I know that my writing is far better now that I use speech recognition. Yes, I have had more practice over the years; but I am also no longer distracted by fatigue or pain. Now I can concentrate on saying exactly what I want to say with all of the nuances still present. Rather than writing being a physical chore to complete as quickly as possible, it has become a truly creative endeavor. I think once you get used to using speech recognition you will rediscover the pleasure in selecting just the right words, and in just the right order, to convey the meaning you intend.

Lazarus Long                       
Long-Time NaturallySpeaking User


In October, Zephyr-TEC was re-approved by California's Bureau for Private Postsecondary and Vocational Education (BPPVE.) The BPPVE regulates postsecondary and vocational schools and establishes educational standards. As a result of this re-approval, Zephyr-TEC will start accepting vouchers for training. Students using vouchers must have a physical requirements document signed by their doctor (this form can be obtained from Zephyr-TEC,) and a signed rehab plan with a vocational rehabilitation counselor.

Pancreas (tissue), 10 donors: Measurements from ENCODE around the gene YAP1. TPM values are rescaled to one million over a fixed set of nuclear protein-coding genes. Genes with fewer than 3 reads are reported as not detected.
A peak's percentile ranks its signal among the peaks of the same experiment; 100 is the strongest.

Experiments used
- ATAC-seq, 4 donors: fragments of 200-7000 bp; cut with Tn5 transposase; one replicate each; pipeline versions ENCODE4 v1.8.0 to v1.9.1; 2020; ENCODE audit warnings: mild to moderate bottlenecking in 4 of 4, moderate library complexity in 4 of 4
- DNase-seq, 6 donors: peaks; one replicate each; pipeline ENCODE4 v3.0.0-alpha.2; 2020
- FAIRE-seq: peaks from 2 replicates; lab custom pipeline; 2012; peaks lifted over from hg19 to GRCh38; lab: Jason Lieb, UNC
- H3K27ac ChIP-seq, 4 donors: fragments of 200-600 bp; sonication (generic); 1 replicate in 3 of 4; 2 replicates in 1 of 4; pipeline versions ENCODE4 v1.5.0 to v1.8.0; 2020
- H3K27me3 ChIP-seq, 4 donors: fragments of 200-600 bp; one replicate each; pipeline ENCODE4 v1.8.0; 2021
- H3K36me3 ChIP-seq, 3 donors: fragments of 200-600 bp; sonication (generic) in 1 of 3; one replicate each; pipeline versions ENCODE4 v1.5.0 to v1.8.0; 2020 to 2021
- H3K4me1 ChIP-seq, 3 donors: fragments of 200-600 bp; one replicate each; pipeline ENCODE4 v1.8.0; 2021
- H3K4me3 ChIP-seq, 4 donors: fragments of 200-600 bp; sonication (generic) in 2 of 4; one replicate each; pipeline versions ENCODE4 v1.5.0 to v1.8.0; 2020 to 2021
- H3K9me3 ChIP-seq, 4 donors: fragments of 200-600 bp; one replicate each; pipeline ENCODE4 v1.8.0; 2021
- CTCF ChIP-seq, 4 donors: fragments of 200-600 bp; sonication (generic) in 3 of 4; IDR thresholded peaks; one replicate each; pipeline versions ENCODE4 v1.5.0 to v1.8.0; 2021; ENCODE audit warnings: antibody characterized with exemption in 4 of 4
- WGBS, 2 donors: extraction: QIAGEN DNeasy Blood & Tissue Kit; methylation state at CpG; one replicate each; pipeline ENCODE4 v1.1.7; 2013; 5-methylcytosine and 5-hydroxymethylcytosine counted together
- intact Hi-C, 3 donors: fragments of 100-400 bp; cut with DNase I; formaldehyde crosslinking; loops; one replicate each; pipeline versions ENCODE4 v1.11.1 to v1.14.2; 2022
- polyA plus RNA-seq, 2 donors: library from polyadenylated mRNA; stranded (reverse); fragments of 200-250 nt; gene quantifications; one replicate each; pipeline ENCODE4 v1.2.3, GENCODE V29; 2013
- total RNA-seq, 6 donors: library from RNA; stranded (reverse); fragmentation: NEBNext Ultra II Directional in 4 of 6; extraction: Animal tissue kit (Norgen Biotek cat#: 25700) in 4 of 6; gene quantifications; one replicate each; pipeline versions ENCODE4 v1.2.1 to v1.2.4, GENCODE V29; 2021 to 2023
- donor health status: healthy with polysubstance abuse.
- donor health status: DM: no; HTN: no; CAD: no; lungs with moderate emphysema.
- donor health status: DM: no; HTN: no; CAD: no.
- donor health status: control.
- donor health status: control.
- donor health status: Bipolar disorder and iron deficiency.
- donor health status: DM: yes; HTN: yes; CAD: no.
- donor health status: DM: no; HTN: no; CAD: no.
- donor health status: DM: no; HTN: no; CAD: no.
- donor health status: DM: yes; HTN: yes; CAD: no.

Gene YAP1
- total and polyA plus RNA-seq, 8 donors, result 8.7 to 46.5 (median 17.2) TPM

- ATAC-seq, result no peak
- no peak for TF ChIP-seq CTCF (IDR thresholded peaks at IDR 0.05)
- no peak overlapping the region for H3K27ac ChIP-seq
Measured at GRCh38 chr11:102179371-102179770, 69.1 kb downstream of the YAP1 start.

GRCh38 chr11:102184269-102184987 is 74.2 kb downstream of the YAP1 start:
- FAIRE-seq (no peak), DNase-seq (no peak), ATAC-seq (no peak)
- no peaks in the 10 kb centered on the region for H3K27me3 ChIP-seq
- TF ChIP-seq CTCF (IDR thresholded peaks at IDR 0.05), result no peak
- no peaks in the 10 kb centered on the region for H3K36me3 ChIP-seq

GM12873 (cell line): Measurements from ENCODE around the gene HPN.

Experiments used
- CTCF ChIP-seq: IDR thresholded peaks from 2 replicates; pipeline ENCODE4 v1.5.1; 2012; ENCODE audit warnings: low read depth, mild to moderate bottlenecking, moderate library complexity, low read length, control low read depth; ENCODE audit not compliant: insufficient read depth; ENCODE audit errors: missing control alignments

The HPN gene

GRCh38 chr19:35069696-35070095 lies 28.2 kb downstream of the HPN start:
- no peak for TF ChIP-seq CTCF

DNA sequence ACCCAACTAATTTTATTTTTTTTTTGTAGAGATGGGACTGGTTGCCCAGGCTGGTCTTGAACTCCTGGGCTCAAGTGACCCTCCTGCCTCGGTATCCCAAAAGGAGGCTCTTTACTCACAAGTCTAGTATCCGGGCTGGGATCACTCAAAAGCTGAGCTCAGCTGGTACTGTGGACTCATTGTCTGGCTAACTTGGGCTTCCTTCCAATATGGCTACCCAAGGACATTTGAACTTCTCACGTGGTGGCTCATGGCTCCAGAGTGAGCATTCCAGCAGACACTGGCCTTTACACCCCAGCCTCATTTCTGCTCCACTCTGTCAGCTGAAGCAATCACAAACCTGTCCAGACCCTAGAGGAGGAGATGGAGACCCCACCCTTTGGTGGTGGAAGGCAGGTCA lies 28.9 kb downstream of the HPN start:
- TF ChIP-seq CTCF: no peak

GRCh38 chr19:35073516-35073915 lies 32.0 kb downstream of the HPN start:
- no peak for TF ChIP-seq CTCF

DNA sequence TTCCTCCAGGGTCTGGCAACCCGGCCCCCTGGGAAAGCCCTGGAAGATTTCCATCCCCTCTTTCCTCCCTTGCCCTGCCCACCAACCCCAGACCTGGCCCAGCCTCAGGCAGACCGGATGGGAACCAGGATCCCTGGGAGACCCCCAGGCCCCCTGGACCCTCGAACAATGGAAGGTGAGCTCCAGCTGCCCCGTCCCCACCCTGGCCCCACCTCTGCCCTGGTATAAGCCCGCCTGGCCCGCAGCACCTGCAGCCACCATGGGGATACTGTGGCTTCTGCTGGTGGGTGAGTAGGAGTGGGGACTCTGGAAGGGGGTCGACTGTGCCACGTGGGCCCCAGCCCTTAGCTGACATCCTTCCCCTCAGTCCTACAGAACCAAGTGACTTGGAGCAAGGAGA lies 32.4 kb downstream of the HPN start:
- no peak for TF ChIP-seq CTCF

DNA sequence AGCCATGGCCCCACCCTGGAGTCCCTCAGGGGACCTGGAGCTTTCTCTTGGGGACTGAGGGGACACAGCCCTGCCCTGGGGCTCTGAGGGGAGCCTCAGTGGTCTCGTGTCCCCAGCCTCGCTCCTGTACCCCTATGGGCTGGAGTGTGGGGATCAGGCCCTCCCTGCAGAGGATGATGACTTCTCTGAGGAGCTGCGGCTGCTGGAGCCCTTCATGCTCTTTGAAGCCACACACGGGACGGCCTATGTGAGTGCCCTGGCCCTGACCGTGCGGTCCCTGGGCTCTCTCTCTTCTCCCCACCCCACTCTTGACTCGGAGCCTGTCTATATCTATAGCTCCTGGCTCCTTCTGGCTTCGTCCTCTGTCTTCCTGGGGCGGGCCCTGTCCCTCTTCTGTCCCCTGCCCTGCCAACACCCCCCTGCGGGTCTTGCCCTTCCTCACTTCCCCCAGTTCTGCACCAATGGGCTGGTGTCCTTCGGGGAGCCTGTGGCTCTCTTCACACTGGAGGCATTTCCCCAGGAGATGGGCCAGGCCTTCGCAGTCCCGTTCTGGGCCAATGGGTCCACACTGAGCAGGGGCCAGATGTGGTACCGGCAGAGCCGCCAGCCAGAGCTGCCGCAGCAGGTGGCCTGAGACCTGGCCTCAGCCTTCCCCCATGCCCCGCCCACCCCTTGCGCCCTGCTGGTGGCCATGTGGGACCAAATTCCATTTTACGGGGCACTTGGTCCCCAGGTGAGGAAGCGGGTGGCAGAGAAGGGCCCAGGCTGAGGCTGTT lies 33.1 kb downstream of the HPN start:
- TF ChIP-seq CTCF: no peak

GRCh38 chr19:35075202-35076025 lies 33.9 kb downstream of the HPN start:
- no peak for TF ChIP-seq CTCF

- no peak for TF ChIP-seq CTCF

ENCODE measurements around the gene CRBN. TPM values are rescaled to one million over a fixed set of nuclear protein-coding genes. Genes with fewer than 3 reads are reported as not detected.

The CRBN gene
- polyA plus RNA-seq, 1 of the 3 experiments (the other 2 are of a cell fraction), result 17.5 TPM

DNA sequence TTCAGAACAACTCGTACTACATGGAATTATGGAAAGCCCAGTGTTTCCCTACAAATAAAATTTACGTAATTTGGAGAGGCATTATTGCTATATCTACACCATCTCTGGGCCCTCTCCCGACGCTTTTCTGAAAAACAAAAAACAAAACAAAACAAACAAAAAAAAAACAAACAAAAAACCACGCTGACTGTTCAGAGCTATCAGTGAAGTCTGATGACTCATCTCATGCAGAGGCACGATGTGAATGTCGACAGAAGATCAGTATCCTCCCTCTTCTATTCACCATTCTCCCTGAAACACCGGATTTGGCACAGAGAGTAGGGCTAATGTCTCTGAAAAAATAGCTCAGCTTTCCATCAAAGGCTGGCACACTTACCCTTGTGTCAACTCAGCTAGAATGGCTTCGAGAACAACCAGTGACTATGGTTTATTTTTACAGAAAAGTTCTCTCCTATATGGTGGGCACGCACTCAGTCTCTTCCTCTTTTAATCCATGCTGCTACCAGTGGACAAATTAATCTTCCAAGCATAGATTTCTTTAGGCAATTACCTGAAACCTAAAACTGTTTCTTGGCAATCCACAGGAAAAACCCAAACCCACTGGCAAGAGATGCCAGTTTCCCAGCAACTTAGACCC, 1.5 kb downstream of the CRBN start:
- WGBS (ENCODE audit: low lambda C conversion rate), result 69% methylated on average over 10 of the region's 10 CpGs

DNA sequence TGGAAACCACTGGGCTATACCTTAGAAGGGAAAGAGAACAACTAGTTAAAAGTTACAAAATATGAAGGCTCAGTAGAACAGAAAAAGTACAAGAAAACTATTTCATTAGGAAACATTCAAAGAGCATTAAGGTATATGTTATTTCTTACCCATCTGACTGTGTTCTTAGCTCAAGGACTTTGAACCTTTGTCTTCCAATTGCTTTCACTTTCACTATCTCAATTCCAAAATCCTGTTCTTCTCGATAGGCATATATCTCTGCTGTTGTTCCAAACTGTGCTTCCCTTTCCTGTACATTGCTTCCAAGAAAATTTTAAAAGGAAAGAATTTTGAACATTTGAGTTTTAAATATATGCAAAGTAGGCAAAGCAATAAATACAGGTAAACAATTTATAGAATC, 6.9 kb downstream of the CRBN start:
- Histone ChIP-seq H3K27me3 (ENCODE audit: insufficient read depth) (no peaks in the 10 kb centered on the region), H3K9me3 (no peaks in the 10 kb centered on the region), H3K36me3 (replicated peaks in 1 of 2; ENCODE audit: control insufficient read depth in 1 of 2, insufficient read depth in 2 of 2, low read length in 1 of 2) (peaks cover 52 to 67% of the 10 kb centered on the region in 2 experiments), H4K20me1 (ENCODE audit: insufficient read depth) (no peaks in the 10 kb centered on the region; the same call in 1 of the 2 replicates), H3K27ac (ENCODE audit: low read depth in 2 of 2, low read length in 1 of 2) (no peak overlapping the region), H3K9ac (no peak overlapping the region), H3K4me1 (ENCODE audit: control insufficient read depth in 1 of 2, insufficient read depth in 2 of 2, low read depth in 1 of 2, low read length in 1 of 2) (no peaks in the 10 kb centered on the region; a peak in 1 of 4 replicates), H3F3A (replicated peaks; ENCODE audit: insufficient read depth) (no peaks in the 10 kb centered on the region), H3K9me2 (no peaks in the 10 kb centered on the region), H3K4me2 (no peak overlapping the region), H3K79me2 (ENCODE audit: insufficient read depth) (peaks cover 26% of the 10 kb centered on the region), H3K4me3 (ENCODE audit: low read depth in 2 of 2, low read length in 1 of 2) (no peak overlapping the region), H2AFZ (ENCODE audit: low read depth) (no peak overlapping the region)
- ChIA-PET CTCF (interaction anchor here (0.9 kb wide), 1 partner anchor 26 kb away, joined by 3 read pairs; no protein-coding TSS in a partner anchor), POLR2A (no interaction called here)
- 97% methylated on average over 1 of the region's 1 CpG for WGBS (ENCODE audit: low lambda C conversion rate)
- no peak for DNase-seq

Zephyr-TEC offers approved courses in
   • Speech Recognition-Introduction
   • Speech Recognition-Macro Creation
   • Microsoft Word with Speech Recognition-Introduction
   • Microsoft Word with Speech Recognition-Advanced
   • Microsoft Excel with Speech Recognition-Introduction
   • Microsoft Excel with Speech Recognition-Advanced
   • Microsoft Outlook and Internet Explorer with Speech Recognition
   • Microsoft PowerPoint with Speech Recognition

For more information, visit http://www.zephyr-tec.com/services/voc_rehab.html or contact a Zephyr-TEC office.



Before Deke Lightholder was introduced to Zephyr-TEC, he had not been impressed by speech recognition software. As a rehabilitation counselor at Southern California Edison (SCE,) he had attempted to introduce speech recognition without success. But then he saw Renee Griffith of Zephyr-TEC do a presentation at a conference of rehabilitation reemployment professionals. For the first time he saw that Dragon NaturallySpeaking was powerful enough to meet the needs of disabled workers in a business environment.